06-07-2003, 05:11 AM
After having skin rashes "purpura" and joint pains I had an ANA test done. The results came back 10420 which my doctor said was a markedly elevated titer and refered me to a rheumatologist. Would this mean that I am more likely to have lupus than if the titer were lower? What can I expect from here?
06-08-2003, 08:19 AM
The ANA test result was 1:10240 - Homogenous Pattern. Is this considered very high? Does a very high result mean that something is really wrong? What kind of things will the Rheumatologist do? Sorry for all the questions, I am a little bit frightened by this and don't know what to expect.
06-10-2003, 07:16 AM
The ANA (immunofluorescent antinuclear antibody) test is generally the specific test run for LUPUS because it is positive in virtually all people with SLE and it is the best diagnostic test for the disease. HOWEVER, a positive ANA alone is not diagnostic of lupus and must be used in conjunction with other clinical signs and symptoms of the disease. It may indicate other connective tissue diseases or chronic infectious diseases.
ANA tests include a titer (or strength) of the antibody. The titer indicates how many times your blood must be diluted in order to get a sample which is free of anti-nuclear antibodies. For example, a titer of 1:640 shows a greater concentration of anti-nuclear antibodies than a titer of 1:320. THE TITER IS ALWAYS HIGHEST WITH LUPUS. Patients with active LUPUS have ANA tests that are very high in titer.
Laboratory tests should be run to measure the complement levels in your bood. "Complement" is a blood protien that, with antibodies, destroys bacteria. Therefore, it is an "amplifier" of the function of your immune system. If your blood complement level is low (C3 or C4 complement values are low) and you have a postive ANA with a high titer, then doctors will generally lean towards a diagnosis of LUPUS. In order for a confirmed LUPUS diagnosis, you must display at least four of the following 11 disorders:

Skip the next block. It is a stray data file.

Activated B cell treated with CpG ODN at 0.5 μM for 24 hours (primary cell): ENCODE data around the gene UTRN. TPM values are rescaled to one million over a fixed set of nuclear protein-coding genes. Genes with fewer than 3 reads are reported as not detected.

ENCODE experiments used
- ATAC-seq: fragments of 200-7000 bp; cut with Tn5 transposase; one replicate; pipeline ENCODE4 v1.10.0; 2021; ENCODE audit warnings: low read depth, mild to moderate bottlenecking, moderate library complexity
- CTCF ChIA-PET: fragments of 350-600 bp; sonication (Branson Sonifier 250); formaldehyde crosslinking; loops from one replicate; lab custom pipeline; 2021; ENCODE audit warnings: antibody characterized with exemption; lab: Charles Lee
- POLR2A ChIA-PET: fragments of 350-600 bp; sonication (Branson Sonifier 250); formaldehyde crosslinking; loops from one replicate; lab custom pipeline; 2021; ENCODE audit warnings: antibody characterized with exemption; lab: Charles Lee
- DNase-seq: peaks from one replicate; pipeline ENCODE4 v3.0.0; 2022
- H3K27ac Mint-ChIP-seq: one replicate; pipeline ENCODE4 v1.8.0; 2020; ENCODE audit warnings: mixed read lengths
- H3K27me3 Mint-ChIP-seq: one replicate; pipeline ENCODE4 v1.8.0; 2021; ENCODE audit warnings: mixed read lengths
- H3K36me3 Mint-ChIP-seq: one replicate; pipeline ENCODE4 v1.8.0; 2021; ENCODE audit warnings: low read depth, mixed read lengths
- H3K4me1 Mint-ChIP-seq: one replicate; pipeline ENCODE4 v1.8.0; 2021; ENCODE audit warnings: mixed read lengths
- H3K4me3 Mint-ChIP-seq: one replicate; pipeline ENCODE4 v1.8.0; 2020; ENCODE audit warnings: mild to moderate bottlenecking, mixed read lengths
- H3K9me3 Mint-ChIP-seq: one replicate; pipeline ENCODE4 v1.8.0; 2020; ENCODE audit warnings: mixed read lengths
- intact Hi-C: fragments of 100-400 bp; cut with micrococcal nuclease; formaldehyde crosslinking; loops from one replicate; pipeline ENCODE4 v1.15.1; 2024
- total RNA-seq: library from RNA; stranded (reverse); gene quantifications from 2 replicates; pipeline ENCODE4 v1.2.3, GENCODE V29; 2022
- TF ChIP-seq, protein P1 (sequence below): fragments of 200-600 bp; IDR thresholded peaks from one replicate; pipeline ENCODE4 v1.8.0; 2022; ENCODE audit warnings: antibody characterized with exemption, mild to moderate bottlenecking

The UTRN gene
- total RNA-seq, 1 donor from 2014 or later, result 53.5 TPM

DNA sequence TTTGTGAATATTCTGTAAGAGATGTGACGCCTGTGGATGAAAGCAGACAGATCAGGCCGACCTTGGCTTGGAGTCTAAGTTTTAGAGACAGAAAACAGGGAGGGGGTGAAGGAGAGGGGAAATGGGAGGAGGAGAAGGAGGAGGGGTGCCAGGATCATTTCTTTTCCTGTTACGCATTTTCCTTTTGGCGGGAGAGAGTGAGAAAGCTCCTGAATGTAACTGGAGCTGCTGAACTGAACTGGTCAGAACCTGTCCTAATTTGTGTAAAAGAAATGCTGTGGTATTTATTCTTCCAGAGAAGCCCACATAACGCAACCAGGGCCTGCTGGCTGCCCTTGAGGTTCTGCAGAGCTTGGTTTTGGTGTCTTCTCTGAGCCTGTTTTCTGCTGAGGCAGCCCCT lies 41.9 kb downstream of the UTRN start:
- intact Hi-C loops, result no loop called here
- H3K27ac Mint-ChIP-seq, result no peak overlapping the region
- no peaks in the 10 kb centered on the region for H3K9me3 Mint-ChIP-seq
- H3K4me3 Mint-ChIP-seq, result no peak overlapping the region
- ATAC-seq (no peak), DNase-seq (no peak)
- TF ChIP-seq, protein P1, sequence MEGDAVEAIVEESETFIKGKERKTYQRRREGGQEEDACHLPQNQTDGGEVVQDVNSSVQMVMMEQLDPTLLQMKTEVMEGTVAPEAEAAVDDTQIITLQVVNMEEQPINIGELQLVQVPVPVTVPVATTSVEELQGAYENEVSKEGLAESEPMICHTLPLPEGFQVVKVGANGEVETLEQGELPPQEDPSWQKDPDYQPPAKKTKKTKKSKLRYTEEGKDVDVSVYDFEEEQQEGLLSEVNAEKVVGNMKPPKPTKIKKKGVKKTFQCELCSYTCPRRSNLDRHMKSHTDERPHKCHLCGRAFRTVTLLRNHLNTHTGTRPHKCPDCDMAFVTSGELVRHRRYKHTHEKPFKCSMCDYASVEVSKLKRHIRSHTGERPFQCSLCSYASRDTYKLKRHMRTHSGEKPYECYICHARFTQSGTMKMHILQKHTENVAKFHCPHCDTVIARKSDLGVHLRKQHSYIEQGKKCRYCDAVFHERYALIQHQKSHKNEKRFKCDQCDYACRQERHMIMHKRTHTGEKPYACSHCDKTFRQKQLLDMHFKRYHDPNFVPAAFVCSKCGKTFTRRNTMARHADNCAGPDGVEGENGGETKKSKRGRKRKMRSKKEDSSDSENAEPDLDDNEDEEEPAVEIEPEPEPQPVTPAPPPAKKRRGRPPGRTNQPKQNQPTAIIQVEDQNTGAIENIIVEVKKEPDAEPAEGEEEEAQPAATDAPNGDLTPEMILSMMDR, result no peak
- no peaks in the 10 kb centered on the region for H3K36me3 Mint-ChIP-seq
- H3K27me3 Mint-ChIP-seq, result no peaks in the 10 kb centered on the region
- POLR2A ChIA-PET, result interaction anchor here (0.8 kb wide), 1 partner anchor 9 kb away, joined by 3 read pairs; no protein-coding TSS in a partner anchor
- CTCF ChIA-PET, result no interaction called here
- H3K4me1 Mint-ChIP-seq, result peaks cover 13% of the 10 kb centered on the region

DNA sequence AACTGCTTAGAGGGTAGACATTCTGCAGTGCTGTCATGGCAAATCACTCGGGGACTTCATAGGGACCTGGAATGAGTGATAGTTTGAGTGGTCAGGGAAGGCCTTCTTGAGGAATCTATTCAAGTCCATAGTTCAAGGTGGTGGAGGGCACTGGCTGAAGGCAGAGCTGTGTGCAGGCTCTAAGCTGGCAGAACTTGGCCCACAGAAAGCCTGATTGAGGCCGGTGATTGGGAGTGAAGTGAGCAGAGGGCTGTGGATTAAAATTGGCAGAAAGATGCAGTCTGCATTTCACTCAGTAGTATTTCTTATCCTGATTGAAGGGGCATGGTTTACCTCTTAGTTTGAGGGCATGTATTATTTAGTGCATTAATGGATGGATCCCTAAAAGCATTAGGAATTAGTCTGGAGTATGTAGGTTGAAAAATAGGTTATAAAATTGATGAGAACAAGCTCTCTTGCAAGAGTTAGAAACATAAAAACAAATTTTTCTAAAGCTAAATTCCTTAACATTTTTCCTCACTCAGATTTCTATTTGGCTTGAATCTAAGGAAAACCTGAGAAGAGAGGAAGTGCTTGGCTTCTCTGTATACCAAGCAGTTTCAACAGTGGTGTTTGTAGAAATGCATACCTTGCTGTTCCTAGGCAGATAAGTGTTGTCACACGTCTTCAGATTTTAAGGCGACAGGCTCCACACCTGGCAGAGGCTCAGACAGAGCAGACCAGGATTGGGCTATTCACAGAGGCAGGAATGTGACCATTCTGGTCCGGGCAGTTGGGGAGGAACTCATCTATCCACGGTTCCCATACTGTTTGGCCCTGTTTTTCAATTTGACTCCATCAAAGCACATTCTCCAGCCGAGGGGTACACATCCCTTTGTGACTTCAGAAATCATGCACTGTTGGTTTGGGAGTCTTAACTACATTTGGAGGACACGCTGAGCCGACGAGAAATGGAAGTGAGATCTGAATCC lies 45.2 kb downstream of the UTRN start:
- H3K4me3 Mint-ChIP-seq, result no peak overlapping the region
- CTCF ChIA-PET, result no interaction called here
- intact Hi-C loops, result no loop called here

1. Malar rash 7. Renal Disorder
2. Discoidal rash 8. Neurologic Disorder
3. Photosensitivity 9. Hemtologic (blood) Disorder
4. Oral Ulcers 10. Immunologic Disorder
5. Arthritis 11. Antinuclear Antibodies
A Rheumatologist is an internal medicine doctor who specializes in the diagnosis and treatment of diseases such as LUPUS, arthritis and other diseases of the joints, muscles, bones and the immune system. There are more than 100 types of rheumatic diseases that Rheumatologists are highly qualified to treat. They are specially trained to do the detective work in order to diagnose and treat these diseases (especially LUPUS as it s a very difficult disease to diagnose). It is important to determine a correct diagnosis early so that appropriate treatment can begin early. Because Lupus is a complex disease, you may find that that you will have to have several appointments with him/her to determine a correct diagnosis. Also, since the disease changes and evolves over time, your Rheumatologists will work closely with you to identify the problems and to design a treatment program specific to your signs and symptoms. Your Rheumatologist will work with your primary physician and they will consult and advise one another concerning your treatment and diagnosis and to help you cope with the changes that the disease may cause in your life!
I hope that I have been helpful. If you need anything more, please do not hesitate to ask!
Best of Luck, do not worry too much and remember - we are here for you and YOU ARE NOT ALONE!
Peace and Blessings